Myk Watford has been acting in big screen movies and appearing on well-known television programs for about 20 years, but given where he grew up, the role he recently landed is one the actor said he is born to play.
Watford was born in Florida but grew up in Russellville.
The role he just landed, however, is one he is familiar with: the late FAME Recording Studios founder Rick Hall.
More specifically, Watford will be portraying the Rick Hall of 1967 during the infamous Aretha Franklin recording sessions at FAME, and the ensuing brawl that broke out between Hall and Franklin's then husband, Ted White.
Watford said Jennifer Hudson will portray Franklin; Forrest Whitaker will play her father; and Audra McDonald will portray her mother.
The screenplay was written by Tracey Scott Wilson and Callie Khouri, and the film will be directed by Liesl Tommy.
"Liesl and I worked together on a play in the public theater in New York a long time ago," Watford said. "She was an up and coming director then."
Wilson also wrote that screenplay.
Watford said Wilson knew he was from the Russellville area and "wrote the part for me."
He told Wilson, "I was born to play this part. You can't get anyone else."
Watford said he moved to Russellville when he was in the fifth grade. He attended school there through high school. His father still lives in Florence.
"I go down there a lot, as much as I can," Watford said. "I did a lot of press in Alabama for 'The Kitchen' movie that came out this year."
The film is about a group of mob wives in New York's Hell's Kitchen in the 1970s who continue to operate their husbands' rackets after they're sent to prison. Watford plays mobster Little Jackie Quinn.
Watford directed the University of North Alabama Summer Theater production of "Death of a Salesman" in 2011, and performed in the UNA Summer Theater's production of "A Streetcar Named Desire" in 2012.
In 2016, Watford performed in "I'll Take You There: The Music of Muscle Shoals," a play highlighting the music of Muscle Shoals from W.C. Handy to Arthur Alexander.
The play, which was a part of the 2016 W.C. Handy Music Festival, featured Actor George Wendt of "Cheers" fame and Watford's friend, UNA Theater director Charlton James.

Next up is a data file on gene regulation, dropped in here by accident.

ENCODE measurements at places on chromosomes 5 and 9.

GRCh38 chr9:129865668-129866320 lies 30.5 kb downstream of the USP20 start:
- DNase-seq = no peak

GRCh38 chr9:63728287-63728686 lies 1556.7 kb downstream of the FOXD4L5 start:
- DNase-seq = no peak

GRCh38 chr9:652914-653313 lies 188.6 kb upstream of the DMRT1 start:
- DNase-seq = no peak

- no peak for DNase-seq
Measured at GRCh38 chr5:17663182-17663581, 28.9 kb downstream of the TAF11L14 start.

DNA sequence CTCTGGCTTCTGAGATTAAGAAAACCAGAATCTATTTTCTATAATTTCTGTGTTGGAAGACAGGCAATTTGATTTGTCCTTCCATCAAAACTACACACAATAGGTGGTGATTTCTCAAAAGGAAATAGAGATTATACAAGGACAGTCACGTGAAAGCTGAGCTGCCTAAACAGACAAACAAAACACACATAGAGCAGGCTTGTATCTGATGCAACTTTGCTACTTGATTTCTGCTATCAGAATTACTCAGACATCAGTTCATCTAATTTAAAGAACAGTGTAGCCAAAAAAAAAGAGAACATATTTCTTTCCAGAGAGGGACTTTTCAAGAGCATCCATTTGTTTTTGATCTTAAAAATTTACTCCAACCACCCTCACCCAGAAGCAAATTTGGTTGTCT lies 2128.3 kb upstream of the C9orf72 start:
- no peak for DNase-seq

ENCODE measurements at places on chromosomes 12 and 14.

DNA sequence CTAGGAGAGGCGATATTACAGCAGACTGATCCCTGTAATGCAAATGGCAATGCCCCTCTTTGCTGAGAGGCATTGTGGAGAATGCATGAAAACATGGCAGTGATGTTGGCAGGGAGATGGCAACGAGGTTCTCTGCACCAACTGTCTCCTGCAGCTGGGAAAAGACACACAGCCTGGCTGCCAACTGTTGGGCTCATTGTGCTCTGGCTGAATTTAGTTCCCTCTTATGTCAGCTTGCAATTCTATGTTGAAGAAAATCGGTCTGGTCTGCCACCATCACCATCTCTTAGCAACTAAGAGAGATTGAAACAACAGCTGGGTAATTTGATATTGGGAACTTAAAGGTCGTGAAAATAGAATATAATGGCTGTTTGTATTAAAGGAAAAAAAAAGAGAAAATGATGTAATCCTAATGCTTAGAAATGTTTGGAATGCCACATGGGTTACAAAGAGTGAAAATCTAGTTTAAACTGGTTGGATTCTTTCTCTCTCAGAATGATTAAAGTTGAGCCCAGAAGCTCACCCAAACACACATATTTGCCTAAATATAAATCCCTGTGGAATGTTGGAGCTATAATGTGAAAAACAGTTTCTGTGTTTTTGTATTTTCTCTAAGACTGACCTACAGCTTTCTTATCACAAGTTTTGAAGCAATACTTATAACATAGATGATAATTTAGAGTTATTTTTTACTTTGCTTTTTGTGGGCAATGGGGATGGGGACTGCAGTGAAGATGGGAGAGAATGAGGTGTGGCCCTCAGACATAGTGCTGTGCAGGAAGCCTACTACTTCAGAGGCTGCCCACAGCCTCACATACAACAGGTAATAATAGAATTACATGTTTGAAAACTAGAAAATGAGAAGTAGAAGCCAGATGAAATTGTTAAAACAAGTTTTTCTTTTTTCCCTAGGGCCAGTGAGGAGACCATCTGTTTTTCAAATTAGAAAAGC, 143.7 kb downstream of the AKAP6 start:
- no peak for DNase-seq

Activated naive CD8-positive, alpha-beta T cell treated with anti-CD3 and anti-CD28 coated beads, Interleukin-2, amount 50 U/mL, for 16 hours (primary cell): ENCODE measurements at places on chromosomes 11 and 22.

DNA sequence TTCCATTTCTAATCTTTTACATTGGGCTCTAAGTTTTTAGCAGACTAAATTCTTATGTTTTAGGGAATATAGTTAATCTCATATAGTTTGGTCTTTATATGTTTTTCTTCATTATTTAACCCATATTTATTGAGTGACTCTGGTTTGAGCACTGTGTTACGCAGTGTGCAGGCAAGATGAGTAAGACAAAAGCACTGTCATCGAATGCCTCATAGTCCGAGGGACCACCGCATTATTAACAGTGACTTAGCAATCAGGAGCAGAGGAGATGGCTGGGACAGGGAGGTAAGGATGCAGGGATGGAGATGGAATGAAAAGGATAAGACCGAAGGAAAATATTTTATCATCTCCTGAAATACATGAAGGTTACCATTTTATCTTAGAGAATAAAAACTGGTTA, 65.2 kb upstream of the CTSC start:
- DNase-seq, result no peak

In "Respect," Watford said the segment involving Hall deals with the recording session and the relationship between Hall, White and Atlantic Records producer Jerry Wexler. The sessions have been called a major milestone in Franklin's career.
"I've worked with the Cohen brothers, Sam Rami, big-time actors and directors, and I've done a lot of bigger parts than this," Watford said. "I consider this the biggest honor I've had in the business because of who this man is.
"It just means a lot to me to be the guy who gets to put him down on film. I didn't want it to be anyone else from any other place. I wanted it to be someone who came from there, who knew his life."
Hall's son, Rodney Hall, said he has spoken to the director of "Respect," who wants to shoot some scenes at FAME Recording Studios. He said he'd be glad to discuss his dad with Watford to help him play the legendary studio owner.
Hall said he has video footage from the 1970s that could help Watford learn Rick Hall's mannerisms.
"His mannerisms didn't change," he said. "He was the same as he was the rest of his life."
He also suggested Watford read Rick Hall's autobiography, "The Man From Muscle Shoals: My Journey from Shame to Fame."
Hall said he's glad his father will be portrayed by someone from the South. He said the fake Southern accents used by actors who aren't from the South are "always terrible."
"If he's from Russellville, he's probably got it down," Hall said of Watford.
While he has yet to speak to Rodney Hall, Watford said he's spoken to bassist David Hood, guitarist Jimmy Johnson before he died, and others who knew Rick Hall.
He's also familiarizing himself with the studio sessions and the incident that led to Hall confronting Ted White at a Muscle Shoals motel. That incident led to the end of the Franklin sessions at FAME, and the studio musicians then traveled to New York City to complete the work.
Watford said he learned from those discussion that Hall was a hard man to work for.
"But he made everybody around him better," Watford said. "I think they appreciate that."
The scenes centering around the recording sessions are just one facet of Franklin's life that will be included in "Respect."
Watford said he was recently in New York for a cast reading of the script. Shooting is about to begin, he said.
He said the movie is scheduled to be released next year.